The Senate committee headed by Richard Burr, a Republican from North Carolina, and Warner has been ratcheting up the pressure on Trump’s associates in the course of investigating Russian meddling in the Presidential campaign. On Thursday, the committee sent a subpoena to Michael Flynn, the short-lived national-security adviser, demanding documents that he didn’t turn over voluntarily. By asking the Treasury Department for more details about Trump and his associates, the Senate Intelligence Committee seems to be signalling a widening of its interest from the narrow question of collusion between Russia and members of Trump’s campaign staff. (My calls to Warner’s office about this weren’t answered.) If the committee does begin to seriously consider the Trump Organization’s business practices and any connections those show to figures in Russia and other sensitive countries, it would suggest what prosecutors call a “target rich” environment. Rather than focussing on a handful of recent arrivals to Trump’s inner circle-- Mike Flynn and Carter Page, a Trump campaign adviser-- it could open up his core circle of children and longtime associates.

The same associate who told me that he doesn’t think Trump was likely involved in a long-term plan with Putin and Russia said he is certain that Trump has, many times, made very risky decisions in order to take advantage of a short-term opportunity. “If he sees something shiny,” he said, “he wants it.”

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At 7:17 AM, Anonymous Anonymous said...

A whiff? There's been a foul stench since no later than 1982 when the DLC was formed with the directed purpose of selling democratic party policy to the big money, in order to better compete with the Rs who had been corrupted since shortly after Lincoln was killed.

When corporate donations and billionaires pay (bribes) and get total fidelity from government for it, that's fascism.

And it has been mushrooming -- increasing in scope and overtness ever since. Democraps still SAY they are with the poor, elderly, labor, the middle class, etc. But they never demonstrate their devotion when the rubber hits the road (Rs don't even bother to say then give a flying fuck).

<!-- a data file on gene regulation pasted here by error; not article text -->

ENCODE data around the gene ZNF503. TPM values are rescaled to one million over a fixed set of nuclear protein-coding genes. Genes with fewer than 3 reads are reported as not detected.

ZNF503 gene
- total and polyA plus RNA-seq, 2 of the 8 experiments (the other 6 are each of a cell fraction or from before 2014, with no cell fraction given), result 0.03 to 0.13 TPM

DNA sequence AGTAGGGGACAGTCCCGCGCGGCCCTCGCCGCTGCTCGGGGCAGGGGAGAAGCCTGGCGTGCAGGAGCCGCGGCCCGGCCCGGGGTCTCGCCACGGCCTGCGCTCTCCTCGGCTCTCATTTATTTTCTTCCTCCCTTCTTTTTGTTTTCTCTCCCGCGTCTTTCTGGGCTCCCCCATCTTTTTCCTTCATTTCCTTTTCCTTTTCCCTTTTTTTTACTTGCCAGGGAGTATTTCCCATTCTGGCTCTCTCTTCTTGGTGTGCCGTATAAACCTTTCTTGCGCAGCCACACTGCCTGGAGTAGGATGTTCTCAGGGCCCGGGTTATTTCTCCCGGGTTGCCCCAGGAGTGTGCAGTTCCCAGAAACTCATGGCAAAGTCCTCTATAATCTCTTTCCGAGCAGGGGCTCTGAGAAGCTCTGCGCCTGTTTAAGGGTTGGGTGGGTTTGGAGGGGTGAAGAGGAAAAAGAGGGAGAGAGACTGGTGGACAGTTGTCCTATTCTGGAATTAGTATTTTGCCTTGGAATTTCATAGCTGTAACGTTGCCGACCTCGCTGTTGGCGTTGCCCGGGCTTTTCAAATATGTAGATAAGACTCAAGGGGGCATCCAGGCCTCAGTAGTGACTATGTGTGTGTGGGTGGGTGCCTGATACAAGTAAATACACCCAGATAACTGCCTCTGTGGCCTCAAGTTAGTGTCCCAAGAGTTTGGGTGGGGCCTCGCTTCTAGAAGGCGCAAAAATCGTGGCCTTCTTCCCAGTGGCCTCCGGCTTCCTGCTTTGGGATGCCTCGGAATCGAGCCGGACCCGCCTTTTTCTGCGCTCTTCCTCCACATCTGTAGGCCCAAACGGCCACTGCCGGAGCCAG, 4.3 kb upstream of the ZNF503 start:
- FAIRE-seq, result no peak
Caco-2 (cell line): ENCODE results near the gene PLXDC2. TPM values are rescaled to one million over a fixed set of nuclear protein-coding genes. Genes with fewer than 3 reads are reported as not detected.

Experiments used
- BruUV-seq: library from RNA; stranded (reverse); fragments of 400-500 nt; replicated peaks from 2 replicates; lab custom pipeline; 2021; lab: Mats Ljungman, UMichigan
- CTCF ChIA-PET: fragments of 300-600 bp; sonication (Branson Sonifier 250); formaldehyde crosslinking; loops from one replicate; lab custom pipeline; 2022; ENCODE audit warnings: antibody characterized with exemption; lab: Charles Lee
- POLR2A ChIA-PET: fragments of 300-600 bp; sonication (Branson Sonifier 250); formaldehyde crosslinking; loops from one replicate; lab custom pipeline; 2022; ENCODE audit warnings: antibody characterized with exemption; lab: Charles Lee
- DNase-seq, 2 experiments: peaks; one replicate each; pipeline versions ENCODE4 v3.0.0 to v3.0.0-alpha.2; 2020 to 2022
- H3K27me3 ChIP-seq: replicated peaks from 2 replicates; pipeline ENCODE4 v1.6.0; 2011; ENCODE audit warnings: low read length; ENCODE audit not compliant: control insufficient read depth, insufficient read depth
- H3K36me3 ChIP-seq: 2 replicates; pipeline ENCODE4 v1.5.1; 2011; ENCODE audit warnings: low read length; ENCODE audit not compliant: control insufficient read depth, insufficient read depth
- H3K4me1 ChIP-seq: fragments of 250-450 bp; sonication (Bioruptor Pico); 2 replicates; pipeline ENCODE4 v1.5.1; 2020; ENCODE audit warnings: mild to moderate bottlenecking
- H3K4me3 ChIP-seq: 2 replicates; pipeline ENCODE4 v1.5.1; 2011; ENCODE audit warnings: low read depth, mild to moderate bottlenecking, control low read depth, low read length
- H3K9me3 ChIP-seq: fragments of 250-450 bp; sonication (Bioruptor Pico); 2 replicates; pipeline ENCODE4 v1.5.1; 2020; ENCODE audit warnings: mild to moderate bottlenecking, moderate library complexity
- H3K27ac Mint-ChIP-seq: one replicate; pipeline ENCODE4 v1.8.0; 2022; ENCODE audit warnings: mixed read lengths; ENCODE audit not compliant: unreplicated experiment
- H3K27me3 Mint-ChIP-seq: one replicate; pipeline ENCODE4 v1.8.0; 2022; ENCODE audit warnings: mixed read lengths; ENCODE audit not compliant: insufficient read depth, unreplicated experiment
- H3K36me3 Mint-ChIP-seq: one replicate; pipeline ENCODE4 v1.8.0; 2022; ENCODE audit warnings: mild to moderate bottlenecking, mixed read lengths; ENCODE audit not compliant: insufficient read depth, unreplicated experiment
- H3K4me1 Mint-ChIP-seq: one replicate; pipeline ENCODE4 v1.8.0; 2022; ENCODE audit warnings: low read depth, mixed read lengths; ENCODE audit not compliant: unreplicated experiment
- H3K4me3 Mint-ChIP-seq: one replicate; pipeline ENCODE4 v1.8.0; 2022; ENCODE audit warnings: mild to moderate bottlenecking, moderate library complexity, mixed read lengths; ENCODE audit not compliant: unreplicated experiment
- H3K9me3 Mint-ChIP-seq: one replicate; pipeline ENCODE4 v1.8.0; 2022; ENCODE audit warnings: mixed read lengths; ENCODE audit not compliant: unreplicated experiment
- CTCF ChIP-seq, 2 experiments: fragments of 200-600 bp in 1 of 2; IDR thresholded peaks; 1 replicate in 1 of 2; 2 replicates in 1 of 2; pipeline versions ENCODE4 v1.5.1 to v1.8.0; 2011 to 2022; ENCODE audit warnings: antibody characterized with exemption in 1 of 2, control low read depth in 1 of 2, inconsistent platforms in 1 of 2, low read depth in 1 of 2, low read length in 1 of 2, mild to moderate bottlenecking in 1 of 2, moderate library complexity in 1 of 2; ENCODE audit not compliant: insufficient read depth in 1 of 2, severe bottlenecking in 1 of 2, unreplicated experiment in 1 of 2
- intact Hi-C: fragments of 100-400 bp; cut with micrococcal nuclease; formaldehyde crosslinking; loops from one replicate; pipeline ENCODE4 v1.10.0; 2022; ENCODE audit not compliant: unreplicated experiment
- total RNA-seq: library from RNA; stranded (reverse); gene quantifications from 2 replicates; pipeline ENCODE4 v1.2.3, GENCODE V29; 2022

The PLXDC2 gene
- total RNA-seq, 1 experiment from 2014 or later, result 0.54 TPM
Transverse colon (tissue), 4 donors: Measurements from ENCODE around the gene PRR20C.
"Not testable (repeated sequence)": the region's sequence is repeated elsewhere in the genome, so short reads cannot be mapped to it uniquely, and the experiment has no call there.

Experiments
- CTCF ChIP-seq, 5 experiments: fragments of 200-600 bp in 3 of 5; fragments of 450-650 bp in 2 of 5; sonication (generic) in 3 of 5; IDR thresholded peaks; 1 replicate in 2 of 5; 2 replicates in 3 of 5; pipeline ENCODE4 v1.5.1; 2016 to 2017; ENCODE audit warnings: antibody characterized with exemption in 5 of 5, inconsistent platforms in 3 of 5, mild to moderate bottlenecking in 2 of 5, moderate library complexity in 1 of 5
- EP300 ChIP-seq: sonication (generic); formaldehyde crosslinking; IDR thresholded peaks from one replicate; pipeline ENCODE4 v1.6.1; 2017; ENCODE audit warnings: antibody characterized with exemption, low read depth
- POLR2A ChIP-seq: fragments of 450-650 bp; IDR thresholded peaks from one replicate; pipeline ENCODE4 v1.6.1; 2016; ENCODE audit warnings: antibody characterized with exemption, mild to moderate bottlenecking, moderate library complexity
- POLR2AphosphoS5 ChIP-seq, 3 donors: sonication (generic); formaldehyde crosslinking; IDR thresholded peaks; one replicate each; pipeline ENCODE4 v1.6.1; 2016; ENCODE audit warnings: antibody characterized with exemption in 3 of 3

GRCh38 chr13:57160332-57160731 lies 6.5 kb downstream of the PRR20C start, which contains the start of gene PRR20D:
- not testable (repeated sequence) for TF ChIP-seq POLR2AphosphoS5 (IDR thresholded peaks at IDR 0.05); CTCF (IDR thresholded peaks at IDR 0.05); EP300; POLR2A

But they've gone from ignorning Sherman to passing all forms of dereg and TBTF-enablement to being openly bribed by foreign money and banks (Clinton foundation...).

It stands to reason that someone as simple-minded and unfiltered as the orange-utang would dispense with all pretense... because he can. He's prez, so he can tell anyone anything that amuses him (and makes him think his dick is bigger than it is -- I'm thinking freckle-sized) AND, most important, the R party has both chambers and a lot of the judiciary, so he probably knows he'll never be impeached or even criticized in any meaningful way... And, of course, he has the democraps, the most hapless, feckless, corrupt and useless organization in the history of the planet.

At 8:09 AM, Anonymous Anonymous said...


It's my opinion that corrupt corporate money was behind Lincoln's Assassination to ensure that he didn't mess with the plundering of the South which history calls "Reconstruction".

Corporatism has had major control over the Federal Government since Reagan, and total control over it since last November. It worked hard since Reagan to take over states and many counties. Its minions dominate the courts. It doesn't matter which party an elected official belongs to since they are all owned by their "donors".

I see no hope through small-d democratic processes. I begin to fear that necessary changes will have to be imposed from without for them to change things. Either way, the nation I was raised to revere has died.

At 2:06 PM, Anonymous Anonymous said...

It really makes you think about "line readers," with their derisive laughter and no facts, vs. real journalists, who put truth above appearance. Like GMO food: when you know the difference, the bad stuff seems disgusting.